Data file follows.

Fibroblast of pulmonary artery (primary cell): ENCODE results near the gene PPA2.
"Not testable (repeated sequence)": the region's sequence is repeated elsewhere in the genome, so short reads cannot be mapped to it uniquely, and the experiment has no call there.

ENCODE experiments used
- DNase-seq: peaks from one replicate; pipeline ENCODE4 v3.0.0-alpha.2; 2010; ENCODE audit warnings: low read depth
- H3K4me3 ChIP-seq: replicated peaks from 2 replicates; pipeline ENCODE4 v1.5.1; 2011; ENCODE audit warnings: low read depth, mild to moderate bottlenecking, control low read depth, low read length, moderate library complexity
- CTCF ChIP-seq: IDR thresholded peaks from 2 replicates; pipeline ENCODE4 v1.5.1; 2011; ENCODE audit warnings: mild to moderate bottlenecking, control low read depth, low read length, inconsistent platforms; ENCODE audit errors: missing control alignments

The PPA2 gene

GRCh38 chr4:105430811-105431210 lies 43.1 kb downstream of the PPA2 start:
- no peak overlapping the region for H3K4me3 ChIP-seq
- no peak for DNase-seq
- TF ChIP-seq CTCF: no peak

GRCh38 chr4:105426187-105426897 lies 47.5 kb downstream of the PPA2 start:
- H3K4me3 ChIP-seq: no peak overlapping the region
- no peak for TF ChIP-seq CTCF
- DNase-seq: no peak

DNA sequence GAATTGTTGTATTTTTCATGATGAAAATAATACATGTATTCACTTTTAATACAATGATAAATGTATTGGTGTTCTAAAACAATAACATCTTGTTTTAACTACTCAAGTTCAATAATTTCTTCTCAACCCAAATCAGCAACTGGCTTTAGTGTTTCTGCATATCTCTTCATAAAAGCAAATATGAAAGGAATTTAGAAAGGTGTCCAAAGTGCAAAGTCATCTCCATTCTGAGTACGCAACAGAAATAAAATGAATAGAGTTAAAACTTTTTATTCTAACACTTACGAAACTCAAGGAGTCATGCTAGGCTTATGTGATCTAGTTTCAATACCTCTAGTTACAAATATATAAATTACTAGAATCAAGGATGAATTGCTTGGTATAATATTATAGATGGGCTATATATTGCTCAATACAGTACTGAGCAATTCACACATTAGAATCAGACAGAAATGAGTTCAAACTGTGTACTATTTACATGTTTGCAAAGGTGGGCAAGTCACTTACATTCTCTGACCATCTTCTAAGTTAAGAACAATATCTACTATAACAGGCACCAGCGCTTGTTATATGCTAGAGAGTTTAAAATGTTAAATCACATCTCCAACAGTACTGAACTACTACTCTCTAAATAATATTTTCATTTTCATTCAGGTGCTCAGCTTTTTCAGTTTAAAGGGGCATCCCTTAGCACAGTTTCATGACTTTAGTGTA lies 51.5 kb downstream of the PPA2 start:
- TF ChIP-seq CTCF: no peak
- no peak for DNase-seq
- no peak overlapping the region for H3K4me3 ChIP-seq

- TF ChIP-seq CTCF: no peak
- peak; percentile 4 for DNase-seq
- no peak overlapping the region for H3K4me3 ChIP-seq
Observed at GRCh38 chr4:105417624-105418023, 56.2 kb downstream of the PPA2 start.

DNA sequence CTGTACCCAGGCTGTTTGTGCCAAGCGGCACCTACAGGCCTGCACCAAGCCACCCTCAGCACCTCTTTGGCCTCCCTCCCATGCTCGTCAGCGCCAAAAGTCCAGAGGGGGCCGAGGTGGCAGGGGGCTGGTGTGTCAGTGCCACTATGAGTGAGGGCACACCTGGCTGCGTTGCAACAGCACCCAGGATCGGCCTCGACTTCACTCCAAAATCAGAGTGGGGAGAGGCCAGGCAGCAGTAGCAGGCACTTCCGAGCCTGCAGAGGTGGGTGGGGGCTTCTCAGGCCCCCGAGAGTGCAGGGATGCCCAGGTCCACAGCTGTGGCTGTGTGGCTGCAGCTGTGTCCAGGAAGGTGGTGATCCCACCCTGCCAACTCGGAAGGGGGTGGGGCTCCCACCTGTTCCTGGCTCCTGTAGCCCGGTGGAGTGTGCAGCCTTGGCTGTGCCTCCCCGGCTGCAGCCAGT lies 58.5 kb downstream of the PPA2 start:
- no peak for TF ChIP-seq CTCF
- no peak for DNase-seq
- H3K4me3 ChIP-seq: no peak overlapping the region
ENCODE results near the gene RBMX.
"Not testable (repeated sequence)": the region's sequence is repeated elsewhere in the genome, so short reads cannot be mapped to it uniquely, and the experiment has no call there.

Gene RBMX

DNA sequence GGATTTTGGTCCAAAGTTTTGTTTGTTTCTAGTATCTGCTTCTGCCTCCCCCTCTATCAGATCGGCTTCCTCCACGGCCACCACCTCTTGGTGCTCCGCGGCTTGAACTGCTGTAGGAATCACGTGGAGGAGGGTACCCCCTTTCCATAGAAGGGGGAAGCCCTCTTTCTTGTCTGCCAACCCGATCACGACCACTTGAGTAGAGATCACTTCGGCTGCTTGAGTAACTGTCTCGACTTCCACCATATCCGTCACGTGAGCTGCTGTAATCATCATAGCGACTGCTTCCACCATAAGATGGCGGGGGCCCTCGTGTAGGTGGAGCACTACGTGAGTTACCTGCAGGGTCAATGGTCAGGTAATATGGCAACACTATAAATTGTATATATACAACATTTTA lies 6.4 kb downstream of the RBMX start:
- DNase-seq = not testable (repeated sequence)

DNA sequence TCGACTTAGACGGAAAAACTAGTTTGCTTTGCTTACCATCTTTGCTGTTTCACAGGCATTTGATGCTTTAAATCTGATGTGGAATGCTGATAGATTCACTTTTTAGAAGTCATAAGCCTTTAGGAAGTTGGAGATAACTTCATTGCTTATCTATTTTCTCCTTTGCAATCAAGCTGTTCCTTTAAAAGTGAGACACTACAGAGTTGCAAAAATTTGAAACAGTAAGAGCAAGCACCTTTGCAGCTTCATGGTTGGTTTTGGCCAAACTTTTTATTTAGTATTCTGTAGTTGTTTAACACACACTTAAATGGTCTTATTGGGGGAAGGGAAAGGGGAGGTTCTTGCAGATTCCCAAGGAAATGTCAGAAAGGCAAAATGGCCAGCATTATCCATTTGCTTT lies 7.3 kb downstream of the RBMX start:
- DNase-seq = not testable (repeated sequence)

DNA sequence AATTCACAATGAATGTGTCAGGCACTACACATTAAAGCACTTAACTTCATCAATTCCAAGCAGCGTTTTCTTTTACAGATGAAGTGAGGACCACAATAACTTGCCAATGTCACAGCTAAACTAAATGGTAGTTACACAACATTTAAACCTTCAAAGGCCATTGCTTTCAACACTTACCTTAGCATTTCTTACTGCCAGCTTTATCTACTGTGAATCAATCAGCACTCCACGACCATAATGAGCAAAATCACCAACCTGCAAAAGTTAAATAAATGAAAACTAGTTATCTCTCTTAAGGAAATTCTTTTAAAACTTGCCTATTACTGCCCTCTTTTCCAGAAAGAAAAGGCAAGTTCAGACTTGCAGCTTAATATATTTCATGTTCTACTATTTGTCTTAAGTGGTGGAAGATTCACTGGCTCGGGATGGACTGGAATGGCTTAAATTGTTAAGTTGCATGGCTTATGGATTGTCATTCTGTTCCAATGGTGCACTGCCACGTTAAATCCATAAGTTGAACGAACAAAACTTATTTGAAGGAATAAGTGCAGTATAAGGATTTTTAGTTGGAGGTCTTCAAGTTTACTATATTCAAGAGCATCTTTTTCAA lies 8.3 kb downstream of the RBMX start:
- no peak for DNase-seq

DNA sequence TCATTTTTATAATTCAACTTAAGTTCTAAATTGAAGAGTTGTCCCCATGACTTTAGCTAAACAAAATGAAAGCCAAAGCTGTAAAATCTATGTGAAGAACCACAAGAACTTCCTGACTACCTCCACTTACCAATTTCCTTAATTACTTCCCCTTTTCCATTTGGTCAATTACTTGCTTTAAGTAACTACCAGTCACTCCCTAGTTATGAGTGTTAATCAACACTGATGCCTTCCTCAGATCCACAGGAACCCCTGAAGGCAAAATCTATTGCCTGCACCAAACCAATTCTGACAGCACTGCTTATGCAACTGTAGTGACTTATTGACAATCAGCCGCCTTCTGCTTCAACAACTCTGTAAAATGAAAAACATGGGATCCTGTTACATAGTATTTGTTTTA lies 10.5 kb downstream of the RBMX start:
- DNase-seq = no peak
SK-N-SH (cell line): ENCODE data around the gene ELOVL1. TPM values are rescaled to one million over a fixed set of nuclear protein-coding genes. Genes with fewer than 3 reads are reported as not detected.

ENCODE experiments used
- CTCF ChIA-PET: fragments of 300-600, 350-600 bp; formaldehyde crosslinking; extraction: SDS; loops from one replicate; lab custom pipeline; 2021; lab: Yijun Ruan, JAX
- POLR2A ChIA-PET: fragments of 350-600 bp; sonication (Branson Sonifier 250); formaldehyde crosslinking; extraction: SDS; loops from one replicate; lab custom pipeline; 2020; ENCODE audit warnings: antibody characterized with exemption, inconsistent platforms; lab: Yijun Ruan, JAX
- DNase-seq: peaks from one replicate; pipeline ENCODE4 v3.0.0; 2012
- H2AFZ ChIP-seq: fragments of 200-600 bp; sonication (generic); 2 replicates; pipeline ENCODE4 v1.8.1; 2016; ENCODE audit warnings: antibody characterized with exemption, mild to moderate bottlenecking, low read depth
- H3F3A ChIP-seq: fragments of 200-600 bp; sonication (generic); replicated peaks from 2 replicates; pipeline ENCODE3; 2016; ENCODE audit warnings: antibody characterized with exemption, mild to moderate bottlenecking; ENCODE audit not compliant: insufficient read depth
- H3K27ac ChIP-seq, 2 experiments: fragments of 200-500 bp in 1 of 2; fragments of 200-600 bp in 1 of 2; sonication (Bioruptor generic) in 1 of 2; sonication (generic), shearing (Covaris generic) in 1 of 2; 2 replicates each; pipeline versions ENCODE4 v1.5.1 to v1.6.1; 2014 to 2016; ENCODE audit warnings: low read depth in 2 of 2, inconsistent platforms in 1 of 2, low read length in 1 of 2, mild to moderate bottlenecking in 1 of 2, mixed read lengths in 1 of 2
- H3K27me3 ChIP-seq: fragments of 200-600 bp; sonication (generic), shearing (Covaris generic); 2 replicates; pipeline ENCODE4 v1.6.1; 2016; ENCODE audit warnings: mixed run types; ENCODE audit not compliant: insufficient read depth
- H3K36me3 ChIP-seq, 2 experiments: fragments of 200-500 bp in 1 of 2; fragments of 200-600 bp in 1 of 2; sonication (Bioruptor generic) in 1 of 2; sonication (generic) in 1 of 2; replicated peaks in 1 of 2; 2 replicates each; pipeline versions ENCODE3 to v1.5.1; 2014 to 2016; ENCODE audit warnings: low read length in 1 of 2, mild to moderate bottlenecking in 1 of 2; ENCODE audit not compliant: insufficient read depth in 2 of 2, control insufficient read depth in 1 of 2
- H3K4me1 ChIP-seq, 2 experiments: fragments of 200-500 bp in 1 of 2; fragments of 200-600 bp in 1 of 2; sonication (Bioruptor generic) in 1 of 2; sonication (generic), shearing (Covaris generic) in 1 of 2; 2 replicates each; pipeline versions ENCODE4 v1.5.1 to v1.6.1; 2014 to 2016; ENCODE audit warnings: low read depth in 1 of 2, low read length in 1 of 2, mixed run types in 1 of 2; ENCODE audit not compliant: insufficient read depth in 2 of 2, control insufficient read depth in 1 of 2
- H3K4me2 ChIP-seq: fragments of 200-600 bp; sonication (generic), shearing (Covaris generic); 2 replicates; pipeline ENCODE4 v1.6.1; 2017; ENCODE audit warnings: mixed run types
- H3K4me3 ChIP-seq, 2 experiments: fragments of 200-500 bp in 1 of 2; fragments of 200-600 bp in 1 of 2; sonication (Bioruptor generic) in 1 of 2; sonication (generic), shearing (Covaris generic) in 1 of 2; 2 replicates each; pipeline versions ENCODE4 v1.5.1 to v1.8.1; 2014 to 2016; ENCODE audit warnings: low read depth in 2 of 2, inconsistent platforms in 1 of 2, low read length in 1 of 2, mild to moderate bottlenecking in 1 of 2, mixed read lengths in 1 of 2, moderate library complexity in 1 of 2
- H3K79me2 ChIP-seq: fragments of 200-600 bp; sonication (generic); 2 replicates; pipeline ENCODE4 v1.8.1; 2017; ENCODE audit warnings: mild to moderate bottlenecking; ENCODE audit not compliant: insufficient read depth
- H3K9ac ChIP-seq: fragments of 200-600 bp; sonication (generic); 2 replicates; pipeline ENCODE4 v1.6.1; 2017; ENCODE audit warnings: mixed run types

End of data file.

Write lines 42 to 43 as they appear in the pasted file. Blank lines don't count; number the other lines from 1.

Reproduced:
- POLR2A ChIA-PET: fragments of 350-600 bp; sonication (Branson Sonifier 250); formaldehyde crosslinking; extraction: SDS; loops from one replicate; lab custom pipeline; 2020; ENCODE audit warnings: antibody characterized with exemption, inconsistent platforms; lab: Yijun Ruan, JAX
- DNase-seq: peaks from one replicate; pipeline ENCODE4 v3.0.0; 2012